Now me, a white lady whose ancestors hail from Caucasia, doesn’t have much trouble with my name being mispronounced, often. But I do have people shorten my name to Helen Pugsley, rather than Helen M. Pugsley. (I’ll come back to that one and why it’s a problem.) I’ve been Hellen, I’ve been Helen S. Pugsley, Helen Pierce, and Helen Puglsey. (That last one I do a lot.) The point I’m trying to get across to you is that: There is nothing wrong with correcting people about your name. It’s your friggin’ name! You need to make sure people get it right. Spelling, pronunciation, that weird 3 you added in middle school… That’s basic respect everyone owes you. Even if they have to practice saying your name several times.

            So, back to why Helen M. Pugsley, not Helen Pugsley is my friggin’ name: I am Helen M. Pugsley. I have been since I was in high school when I read “Thanks for turning the mousy Steph into Stephanie Meyer” in the back of a Twilight novel. That’s when I decided “I need a cool name for all these short stories I keep posting to Teenink.” My father taught me anonymity is cowardice so I beefed up my own moniker. Helen to Helen M. Pugsley. What a courageous change! (Sarcasm works so well in print.)

            I never used to worry much about the M. I used to use it to see if the people or organizations I was working with had an eye for detail. I heard a story once about a band who, in their contract, would ask for a bowl of M&M’s with all the blue ones removed. They got to a venue and had a perfectly normal bowl of M&M’s. Because the M&M’s weren’t done right they knew they’d have to check the sound equipment. When they checked the sound equipment it was done in such a way that something could have come loose during the performance and seriously injured or killed someone. The M. was always my canary until recently.

            There is a perfectly lovely Welsh woman named Helen Pugsley whose career as a classical singer is gaining momentum. I am here for it! That is probably my cousin! You remember where I said my ancestors came from? But unfortunately, I’ve let people call me Helen Pugsley rather than Helen M. Pugsley so many times Google can’t tell us apart. Now my Helen M. Pugsley knowledge panel is a picture of her and a link to her Twitter account, and her Helen Pugsley knowledge panel announces that she wrote War and Chess. I’m sure Helen would rather be known for her music. While I love music, I don’t have a desire to try to make a living off of it again. (*Cough* Link drop to previous blog post.)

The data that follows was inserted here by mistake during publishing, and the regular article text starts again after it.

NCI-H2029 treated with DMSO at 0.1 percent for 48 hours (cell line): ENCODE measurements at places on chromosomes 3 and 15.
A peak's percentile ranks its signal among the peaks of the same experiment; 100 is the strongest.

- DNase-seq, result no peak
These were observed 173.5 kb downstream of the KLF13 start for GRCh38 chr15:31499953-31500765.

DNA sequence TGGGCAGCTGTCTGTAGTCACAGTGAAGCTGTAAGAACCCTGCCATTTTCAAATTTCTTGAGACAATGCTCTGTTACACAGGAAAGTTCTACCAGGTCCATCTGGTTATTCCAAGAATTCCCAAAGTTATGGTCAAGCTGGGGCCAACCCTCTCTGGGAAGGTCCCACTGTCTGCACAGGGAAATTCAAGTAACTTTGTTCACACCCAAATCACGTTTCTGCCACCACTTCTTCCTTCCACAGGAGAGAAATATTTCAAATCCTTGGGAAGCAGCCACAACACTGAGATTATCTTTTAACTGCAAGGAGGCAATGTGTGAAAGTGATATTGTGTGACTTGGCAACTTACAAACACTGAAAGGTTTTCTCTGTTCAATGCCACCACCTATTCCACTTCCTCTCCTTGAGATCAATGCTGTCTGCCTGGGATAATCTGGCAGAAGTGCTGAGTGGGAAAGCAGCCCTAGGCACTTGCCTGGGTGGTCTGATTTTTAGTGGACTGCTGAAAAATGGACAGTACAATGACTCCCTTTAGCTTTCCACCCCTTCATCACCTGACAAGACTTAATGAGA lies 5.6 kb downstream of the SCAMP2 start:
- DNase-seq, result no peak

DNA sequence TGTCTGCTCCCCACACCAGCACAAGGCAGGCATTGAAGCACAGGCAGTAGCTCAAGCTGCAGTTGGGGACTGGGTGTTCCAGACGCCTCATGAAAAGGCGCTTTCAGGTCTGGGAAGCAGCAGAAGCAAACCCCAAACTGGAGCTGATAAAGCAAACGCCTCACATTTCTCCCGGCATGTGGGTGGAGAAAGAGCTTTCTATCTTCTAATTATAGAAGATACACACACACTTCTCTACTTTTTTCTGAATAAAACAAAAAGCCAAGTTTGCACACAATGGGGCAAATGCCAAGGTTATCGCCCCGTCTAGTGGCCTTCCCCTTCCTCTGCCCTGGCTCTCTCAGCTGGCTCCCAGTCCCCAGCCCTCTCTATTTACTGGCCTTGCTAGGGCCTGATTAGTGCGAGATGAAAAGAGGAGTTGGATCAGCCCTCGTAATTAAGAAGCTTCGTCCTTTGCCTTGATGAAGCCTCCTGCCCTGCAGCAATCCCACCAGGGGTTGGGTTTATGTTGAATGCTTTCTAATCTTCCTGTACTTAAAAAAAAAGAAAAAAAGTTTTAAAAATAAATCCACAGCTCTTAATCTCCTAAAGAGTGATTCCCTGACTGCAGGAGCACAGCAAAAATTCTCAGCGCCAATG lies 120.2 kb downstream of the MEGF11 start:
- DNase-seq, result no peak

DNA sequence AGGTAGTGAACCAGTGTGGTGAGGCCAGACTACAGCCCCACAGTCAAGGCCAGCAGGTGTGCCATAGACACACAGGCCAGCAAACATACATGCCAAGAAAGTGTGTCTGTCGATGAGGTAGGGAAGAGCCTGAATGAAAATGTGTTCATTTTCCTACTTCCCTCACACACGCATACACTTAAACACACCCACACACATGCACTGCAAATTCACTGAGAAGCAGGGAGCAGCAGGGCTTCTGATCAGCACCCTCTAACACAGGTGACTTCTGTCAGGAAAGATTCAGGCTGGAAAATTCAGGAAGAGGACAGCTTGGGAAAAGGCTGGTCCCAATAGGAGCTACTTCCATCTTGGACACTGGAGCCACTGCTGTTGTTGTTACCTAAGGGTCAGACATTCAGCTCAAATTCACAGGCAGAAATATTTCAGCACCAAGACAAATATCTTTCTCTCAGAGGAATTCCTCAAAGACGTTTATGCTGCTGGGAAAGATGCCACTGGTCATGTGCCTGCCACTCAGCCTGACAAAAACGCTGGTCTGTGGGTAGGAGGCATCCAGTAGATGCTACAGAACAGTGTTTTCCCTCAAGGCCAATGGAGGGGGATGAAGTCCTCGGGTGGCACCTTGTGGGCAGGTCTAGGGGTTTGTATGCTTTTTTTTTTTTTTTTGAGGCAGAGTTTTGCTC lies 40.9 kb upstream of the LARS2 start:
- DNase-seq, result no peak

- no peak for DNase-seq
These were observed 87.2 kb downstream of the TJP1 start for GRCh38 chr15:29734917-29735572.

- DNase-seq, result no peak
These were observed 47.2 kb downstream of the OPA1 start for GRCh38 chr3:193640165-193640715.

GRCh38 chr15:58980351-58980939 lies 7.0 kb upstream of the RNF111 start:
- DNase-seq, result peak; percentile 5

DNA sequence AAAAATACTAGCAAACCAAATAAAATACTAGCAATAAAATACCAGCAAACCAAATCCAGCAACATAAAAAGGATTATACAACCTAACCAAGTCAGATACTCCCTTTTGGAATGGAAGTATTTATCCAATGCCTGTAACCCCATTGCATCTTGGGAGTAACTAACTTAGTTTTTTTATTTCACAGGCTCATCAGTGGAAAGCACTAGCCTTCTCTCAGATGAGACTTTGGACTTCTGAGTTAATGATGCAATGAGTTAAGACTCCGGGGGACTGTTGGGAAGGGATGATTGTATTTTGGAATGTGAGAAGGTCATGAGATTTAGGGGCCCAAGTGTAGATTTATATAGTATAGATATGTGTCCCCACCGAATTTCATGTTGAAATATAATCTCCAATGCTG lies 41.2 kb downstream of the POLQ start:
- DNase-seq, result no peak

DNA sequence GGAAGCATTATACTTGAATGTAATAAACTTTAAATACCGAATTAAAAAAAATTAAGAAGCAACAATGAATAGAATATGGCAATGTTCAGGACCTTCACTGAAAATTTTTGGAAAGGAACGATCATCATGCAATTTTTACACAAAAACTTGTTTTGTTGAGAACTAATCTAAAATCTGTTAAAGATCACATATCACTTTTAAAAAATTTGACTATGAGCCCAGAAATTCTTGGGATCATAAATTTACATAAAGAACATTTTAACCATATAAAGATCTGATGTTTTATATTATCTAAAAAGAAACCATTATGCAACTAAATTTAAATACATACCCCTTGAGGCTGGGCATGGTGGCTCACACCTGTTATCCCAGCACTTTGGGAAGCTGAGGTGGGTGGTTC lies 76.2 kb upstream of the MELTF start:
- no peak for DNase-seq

Helen, if you’re reading this, we have to duet this song. You’re a blonde, I’m a brunette. I’m also an operatic soprano, but I think my status as a brunette is more relevant here. It could happen. It needs to happen. We owe it to the world, Helen.

            Anyway, because of Helen, I recently had to grow guts and actually tell people I am Helen M. Pugsley not Helen Pugsley we’re two different people. Desiree Goodtimes and I on the other hand?… I am definitely not the one who’s been churning out mass amounts of pirate smut! Who does that!?

            I’ve been on the other side of the name thing too. When I worked for the library I did most if not all of the advertising. I can tell you from experience, as a venue, I get more ticked off when I find out you let me get your name wrong  than when you shoot me an email and tell me I got it wrong. Shoot the email. It’s your friggin’ name.

            Anyway, here is permission to advocate for yourself no matter your situation. It’s your friggin’ name. People need to get that right. Even if it used to be your name, you need to correct people. (I’m looking at you, trans community!) Don’t settle, make people pronounce it right, spell it right, and remember it right. It’s your friggin’ name.

*Indicates name change

Find What Motivates You

            Oh jeeze. Here we go… In October of 2019 I made a bet with my best friend. Every time we have dinner together we go back and forth about the novels we’re writing. More than once I’ve finally broken through writers block by talking my entire story through with her. But this woman… This woman whom I love like I love the sun, can never seem to finish writing one of her books.